Automatische Zeiterfassung
Automatische Zeiterfassung

Automatic time recording for manual assembly processes

Work studies collect data from various processes to organize industrial manufacturing. In particular, the hours of work recorded for manual jobs are a central element of planning, control and payment. Time recording facilitates surveys and analyses of operations. The breakdown of an operation into elementary steps, e.g. reaching, grasping, setting up and joining, is the prerequisite for structured time recording. This enables evaluating a process and iteratively optimizing the total time by reducing individually controllable elements. Work studies have used mechanical or electronic time recording systems to record time by a time sensor.


The Fraunhofer IFF has developed an inertial sensor-based measuring system that objectifies and reduces the labor time required to record time. It automatically captures the movements of selected extremities of a worker during work.

The thusly obtained measured data is used as motion trajectories to reconstruct a model of motion. In another step, different process variables, e.g. distances of motion, gripping position and angles of rotation, are determinable from these trajectories and, when necessary, assigned to known sequences of actions. Afterward, times are assigned to the typical elements of the broken down assembly operation.

Functional Principle of Inertial Sensors

The measuring system uses microelectromechanical sensors to determine motion and orientation. Acceleration and angular rate sensors are employed to determine the components of translatory and rotatory motion. Additionally, the direction of the geomagnetic field is registered. The sensors are configured in a triaxial array. Data processing compensates the undesired components of gravitational acceleration and the earth`s rate of rotation captured by the sensors and subsequently determines motion variables such as position, spatial orientation, velocity and effective acceleration.

The advantage of inertial measurement systems is their independence from a reference infrastructure. Alternative motion capture systems, e.g. GPS, camera and ultrasonic systems, absolutely need a reference infrastructure, e.g. satellites for GPS, to function. Attached directly to a moving object and without an external reference system, an inertial sensor module having the size of a matchbox (see Fig. 2) determines the object´s spatial orientation and position.

Fig.2: Sensor oversleeve with three integrated mini aturiized inertial sensor modules

Time Recording System

A special sensor oversleeve has been developed for the defined arrangement of one sensor apiece at the hand and at the upper and upper arm. Snug yet comfortable, the anatomically molded oversleeve enables the sensors which it bears to exactly follow a worker´s movements and is simultaneously comfortable to wear.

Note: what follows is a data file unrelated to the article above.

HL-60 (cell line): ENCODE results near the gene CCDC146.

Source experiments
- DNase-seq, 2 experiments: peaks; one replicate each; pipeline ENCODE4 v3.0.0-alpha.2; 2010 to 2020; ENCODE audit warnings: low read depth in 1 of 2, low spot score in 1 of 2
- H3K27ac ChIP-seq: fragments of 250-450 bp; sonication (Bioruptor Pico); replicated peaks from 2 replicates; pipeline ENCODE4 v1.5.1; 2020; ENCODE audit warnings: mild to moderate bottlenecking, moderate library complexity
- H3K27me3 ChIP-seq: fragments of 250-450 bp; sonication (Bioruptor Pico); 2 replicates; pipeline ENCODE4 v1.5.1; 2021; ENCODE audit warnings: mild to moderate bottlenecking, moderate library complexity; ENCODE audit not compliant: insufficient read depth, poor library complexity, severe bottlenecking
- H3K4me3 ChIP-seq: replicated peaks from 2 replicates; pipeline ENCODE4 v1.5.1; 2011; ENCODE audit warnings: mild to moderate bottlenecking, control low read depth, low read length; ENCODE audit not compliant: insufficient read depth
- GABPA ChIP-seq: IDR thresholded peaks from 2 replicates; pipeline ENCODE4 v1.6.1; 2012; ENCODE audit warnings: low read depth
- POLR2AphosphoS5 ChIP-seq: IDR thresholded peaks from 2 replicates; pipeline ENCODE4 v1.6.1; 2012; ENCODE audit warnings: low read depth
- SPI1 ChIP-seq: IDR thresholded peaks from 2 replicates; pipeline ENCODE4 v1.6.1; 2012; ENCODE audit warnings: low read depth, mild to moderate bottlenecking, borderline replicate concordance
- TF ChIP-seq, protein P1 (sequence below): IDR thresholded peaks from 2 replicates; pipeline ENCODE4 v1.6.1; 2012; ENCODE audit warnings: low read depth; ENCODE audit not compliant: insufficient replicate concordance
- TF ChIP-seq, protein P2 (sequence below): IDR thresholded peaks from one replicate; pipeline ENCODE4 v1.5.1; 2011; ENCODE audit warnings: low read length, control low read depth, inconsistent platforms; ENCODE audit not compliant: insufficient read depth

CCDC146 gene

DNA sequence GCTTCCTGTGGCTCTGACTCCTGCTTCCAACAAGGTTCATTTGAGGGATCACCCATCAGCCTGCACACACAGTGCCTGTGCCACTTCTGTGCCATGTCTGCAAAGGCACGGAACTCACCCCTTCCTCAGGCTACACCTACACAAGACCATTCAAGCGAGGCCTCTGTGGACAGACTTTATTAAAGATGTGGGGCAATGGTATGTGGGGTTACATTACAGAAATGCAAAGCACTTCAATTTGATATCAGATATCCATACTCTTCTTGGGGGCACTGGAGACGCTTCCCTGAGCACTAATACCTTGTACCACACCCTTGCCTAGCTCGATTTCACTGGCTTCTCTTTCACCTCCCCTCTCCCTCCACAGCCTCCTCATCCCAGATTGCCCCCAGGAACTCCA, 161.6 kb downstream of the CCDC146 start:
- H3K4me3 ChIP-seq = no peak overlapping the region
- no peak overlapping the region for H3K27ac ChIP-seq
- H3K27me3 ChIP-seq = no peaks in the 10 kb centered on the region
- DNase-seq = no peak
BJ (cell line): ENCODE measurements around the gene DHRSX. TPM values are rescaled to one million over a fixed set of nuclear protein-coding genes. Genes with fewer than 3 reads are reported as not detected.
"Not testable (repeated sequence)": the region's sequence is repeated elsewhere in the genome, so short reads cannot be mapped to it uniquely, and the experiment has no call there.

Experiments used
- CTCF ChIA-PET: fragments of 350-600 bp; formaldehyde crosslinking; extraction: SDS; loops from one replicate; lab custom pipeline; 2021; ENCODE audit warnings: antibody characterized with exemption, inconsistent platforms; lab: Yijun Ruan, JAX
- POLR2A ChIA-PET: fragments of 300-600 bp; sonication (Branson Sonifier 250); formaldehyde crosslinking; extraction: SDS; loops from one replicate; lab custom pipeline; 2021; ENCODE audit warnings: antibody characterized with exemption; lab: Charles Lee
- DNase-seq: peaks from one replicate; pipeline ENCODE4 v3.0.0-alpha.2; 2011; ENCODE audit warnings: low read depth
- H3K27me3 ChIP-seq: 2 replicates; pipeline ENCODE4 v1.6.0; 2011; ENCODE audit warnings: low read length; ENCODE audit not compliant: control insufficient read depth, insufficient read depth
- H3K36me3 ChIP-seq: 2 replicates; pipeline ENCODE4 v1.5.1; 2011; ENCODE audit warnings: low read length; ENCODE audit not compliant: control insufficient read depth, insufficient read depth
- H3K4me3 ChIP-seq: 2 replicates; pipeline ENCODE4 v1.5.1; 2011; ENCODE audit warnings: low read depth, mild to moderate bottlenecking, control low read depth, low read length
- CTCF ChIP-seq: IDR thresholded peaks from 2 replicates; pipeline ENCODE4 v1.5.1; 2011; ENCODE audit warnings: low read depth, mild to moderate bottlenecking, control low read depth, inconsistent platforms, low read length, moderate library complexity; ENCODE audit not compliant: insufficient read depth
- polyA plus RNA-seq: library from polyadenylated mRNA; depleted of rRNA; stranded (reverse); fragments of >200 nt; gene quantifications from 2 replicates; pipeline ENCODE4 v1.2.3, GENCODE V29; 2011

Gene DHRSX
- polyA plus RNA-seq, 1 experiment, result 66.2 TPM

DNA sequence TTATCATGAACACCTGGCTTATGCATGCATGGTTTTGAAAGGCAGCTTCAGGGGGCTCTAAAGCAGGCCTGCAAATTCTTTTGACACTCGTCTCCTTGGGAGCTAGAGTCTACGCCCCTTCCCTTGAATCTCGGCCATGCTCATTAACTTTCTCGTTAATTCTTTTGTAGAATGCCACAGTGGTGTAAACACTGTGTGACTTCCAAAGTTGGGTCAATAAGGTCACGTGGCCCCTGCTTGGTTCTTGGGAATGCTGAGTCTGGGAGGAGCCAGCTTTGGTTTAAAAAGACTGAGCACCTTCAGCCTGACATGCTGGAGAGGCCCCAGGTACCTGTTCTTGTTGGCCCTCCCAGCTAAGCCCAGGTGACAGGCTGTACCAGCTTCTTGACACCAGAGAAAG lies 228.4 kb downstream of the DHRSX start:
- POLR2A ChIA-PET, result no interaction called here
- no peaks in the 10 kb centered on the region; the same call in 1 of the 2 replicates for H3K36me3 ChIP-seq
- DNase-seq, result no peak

Its simplicity and functional principle make the inertial sensor´s features less than ideal. Thus, measuring errors mount as the measuring time advances. A correction algorithm based on a biometric model of the human body was developed for this application to compensate for errors.

Consisting of two oversleeves and six inertial sensors, the system is supplemented by a PC application. The PC computes and reconstructs motion sequences on the basis of the sensor data and the determination of the related times. The application provides an easy option to structure a manufacturing operation and a tool to teach measuring points directly at the assembly area. A system that manages the recorded assembly sequences and motion structures makes it easier for users to document and analyze time recording.

Inertial sensor module
Fig. 3: Inertial sensor module


  • Objectified analysis of assembly processes
  • Automatiic recording and determination of distribution times
  • Significant reduction of labor required for work studies


The system´s design has restricted its use to seated workplaces. Future stages of development are intended to extend the range of applications to jobs in manufacturing cells with movable work areas.

Other Application Scenarios

Time recording in work studies of manual assembly processes is a scenario for the application of inertial sensor-based motion capture. When it is extended with a detection of postures in conjunction with weights handled and forces applied and an examination and analysis of sequences of action, it supports studies of ergonomic workplace design. When physiological parameters, e.g. pulse, blood pressure and heart rate variability, are measured, workloads and stresses can be analyzed.



  • Fraunhofer IFF
  • Photos: Lintje GbR